Loving Life

sixpenceee:

One of the greatest mysteries of the Himalayas is a small glacial lake named Roopkund. The lake is located in the Uttarakhand state of India, at an altitude of about 5,029 meters (16,499 feet). The area surrounding the lake is completely uninhabited and the water is a five day treacherous hike from civilization.

In 1942, Roopkund gained the name Skeleton Lake when over 500 human skulls, bones and artifacts were discovered surrounding and inside the ice. These human bones have baffled scientists for decades because historians don’t understand who these people were or what they were doing so high in the mountains.

In 2004, it was determined that the skulls contained severe head trauma. Based on this evidence it has been hypothesized that the people died from a sudden hailstorm. 

Probably the most remarkable discovery came after scientists conducted DNA tests on the bones, which proved to have a rich source of DNA material. The bodies were dated to AD 850. This date was 600 years earlier than initially reported.

Remarkably, the experts have found that the dead individuals belonged to two different teams. One team is marked by a shorter stature of the skeletons, while the other human bones are significantly taller. It remains unclear exactly who these people were.

SOURCE

CREEPY FACTS COMPILATION

joebowen:

Here’s a comic I did about how pigs are treated in factory farms. After I learned this, I swore off pork products forever, and today I’ve given up all meat. I’ll do more of these, because animal welfare has become incredibly important to me, and I feel I need to help increase awareness in any way I can.

joebowen:

Here’s a comic I did about how pigs are treated in factory farms. After I learned this, I swore off pork products forever, and today I’ve given up all meat. I’ll do more of these, because animal welfare has become incredibly important to me, and I feel I need to help increase awareness in any way I can.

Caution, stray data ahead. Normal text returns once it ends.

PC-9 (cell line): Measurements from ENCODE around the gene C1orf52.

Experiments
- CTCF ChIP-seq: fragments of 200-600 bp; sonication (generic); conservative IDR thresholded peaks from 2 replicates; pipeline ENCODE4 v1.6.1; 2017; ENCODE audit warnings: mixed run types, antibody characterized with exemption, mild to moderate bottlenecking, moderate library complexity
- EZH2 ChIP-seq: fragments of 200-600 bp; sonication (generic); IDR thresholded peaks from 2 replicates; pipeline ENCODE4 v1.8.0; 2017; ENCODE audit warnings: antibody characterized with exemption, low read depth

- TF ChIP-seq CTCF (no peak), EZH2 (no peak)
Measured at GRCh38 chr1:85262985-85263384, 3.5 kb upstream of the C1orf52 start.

obonic:

stories-yet-to-be-written:

EpicDash: 32 Surreal Places On Earth That Belong In A Dream, Part 2. 

Part 1 here

1: Turquoise Ice, Lake Baikal, Russia. Lake Baikal is the largest and oldest freshwater lake in the world. In the winter, the lake freezes, but the water is so clear that you can see 130 feet below the ice. In March, frost and sun cause cracks in the ice crust, which results in the turquoise ice shards we see at the surface.

2: Pamukkale Hot Springs, Turkey. Over millions of years, the hotsprings in Pamukkale have transformed the landscape. Although it may look like these terraces are made of ice and snow, Turkey has bikini weather all year round. The ground is just coated in white limestone.

3: Sentinels of the Arctic, Finland. These sentinels are actually giant trees covered in snow and ice. This strange sight occurs in winter, when temperatures range from -40 to -15 degrees centigrade.

4: Yuanyang County, China. The farming techniques in Yuanyang County have created a landscape which is truly amazing from the air. These rice fields are located on the slopes of Ailao Mountain, where the terraced levels help create flat surfaces along an uneven landscape.